(Book Review) Shrill by Lindy West

By Katy Goodwin-Bates

I was a very law-abiding child. When I was growing up, my dad was a policeman and I was terrified of breaking any laws in case he had to arrest me; imagine the family shame! One day, however, I committed what remains the great crime of my life. I accidentally stole a bead. Wait, don’t run off to the feds; I was in a bead shop, browsing the merchandise (spoiler: it was all beads) and didn’t realize a bead had fallen into my shoe until I got home. Mortified, I confessed to Sergeant Dad and held my hands out for cuffing. I think he is still laughing, twenty years later.

Reading Lindy West’s Shrill, I discovered I am not alone in my childhood life of crime, although, in her case, the crime was deliberate, if just as innocuous; West’s tale of shoplifting a single bean from a food store had me laughing almost dangerously loudly. We are kindred spirits, Lindy and I.

Shrill is not, as you may be thinking, a tell-all crime memoir; rather, it’s a collection of connected essays on feminism, body image and rape culture, with a sideline in endearing tales of a misspent youth. The first third of the book is downright hilarious; if the stolen bean story wasn’t enough, another section from the same chapter, entitled How to Stop Being Shy in Eighteen Easy Steps, recounts West’s short-lived experience of writing terrible press releases for the band Spoon. I laughed so hard I feared the need for hospitalization.

A key topic of Shrill is the expectations society places on women’s bodies; this is a well-covered area in non-fiction of the feminist variety, but West’s particular spin, based on her own body, is somewhat different. Although covered in detail in the chapter You’re So Brave For Wearing Clothes and Not Hating Yourself! (the chapter titles alone are a reason to love Shrill), the idea of being fat permeates every section of the book, from her childhood shyness to the abuse she receives on Twitter for speaking out against rape culture. From the humor of recounting lessons learned in nutrition class – “‘Six almonds’ – all diet advice” – to the horror of being unable to report online trolls whose comments on her being too fat to rape don’t contravene Twitter rules because they aren’t, apparently, threats, West is candid in her discussion of how her body is perceived, how it affects people’s behavior towards her, and how her own feelings have changed.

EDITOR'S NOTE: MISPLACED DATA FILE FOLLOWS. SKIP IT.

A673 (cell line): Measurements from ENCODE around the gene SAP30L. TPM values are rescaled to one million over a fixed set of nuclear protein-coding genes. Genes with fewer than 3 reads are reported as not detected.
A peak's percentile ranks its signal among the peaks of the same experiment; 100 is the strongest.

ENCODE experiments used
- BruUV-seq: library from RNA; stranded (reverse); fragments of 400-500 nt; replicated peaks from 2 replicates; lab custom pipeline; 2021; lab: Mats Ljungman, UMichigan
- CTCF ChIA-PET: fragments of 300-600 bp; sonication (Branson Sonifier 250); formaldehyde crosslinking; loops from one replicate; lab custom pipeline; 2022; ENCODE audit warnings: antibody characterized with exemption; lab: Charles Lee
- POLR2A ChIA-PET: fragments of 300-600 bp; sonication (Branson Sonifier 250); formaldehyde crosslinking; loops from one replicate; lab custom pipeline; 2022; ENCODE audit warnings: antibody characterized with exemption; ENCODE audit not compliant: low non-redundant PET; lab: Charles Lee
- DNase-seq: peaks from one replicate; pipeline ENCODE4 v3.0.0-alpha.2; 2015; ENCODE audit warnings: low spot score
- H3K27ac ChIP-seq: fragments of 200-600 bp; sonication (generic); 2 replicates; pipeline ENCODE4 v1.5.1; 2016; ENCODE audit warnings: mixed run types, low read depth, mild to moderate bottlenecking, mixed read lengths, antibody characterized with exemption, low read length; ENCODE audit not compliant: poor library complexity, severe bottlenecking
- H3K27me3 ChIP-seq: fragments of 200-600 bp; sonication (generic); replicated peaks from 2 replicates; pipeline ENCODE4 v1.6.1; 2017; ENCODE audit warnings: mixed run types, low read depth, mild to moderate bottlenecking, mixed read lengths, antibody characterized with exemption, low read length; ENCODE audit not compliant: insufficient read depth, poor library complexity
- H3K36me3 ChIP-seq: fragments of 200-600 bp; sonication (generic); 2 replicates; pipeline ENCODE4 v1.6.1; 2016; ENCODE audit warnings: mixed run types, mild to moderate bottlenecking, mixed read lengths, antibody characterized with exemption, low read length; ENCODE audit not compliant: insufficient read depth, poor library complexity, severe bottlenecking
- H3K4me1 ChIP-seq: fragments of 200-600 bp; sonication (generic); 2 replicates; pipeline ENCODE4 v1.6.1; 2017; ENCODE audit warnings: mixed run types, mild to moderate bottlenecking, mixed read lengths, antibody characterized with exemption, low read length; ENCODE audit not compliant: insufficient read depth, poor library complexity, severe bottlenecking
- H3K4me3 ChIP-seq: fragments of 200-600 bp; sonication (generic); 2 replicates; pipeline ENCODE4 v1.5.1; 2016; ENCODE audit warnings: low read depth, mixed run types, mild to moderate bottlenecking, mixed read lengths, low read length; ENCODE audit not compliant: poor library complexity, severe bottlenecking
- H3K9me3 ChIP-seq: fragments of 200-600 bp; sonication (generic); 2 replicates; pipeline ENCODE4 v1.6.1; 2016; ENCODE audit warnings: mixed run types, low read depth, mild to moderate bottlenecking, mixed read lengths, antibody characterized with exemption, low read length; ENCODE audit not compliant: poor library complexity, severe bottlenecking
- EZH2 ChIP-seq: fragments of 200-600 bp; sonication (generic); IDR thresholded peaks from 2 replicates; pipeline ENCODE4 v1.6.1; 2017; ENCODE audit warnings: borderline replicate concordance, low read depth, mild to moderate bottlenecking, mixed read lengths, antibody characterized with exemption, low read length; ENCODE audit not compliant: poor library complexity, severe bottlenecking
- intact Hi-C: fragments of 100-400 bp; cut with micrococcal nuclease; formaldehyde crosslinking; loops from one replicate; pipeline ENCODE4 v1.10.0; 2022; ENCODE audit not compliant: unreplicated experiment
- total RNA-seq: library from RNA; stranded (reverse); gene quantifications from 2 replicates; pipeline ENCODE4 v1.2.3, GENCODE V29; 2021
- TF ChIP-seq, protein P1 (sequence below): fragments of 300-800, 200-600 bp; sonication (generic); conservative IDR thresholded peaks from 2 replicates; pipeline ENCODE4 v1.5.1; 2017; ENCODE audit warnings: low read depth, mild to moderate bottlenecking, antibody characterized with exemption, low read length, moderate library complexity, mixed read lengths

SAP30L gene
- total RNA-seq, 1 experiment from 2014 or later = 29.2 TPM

I hate being fat. I hate the way people look at me, or don’t. I hate being a joke; I hate the disorienting limbo between too visible and invisible; I hate the way that complete strangers waste my life out of supposed concern for my death…

I also love being fat. The breadth of my shoulders makes me feel safe. I am unassailable. I intimidate. I am a polar icebreaker. I walk and climb and lift things. I can open your jar, I can absorb blows – literal and metaphorical – meant for other women, smaller women, breakable women, women who need me. My bones feel like iron – heavy, strong.

The hilarity of the early chapters is entirely contrasted with the section entitled Why Fat Lady So Mean to Baby Men?, in which West’s frustrations can be neatly surmised with one sentence: “I didn’t set out to make a living writing about being abused on the internet.” Another topic familiar to readers who spend a lot of time with books on feminist issues, as well as to anyone with a Twitter account, West’s depiction of the responses received in the wake of well-publicized rape cases in the US is harrowing, and although there’s no sense of her making herself the hero of the story, it’s hard to read Shrill and not applaud her efforts. I once had the gall to tweet that I was reading a book called Everyday Sexism, and received a number of troll-y comments about whether I needed a boyfriend and how hard my privileged life must be; this is nothing in comparison to the online abuse West outlines, but is a sign of how widespread this kind of mentality is. I ignored it. Lindy West does an admirable job of taking it on. She goes straight onto my list of feminist idols.

I think an essay collection like this only works if you feel like you’d want to spend time with the writer, and that’s absolutely the case here; nobody could write like this without the intelligence and humor that would make any sensible person want to be their friend. It’s rare for one book to be by turns so hilarious and yet so topical and essential, which makes Shrill essential readings.

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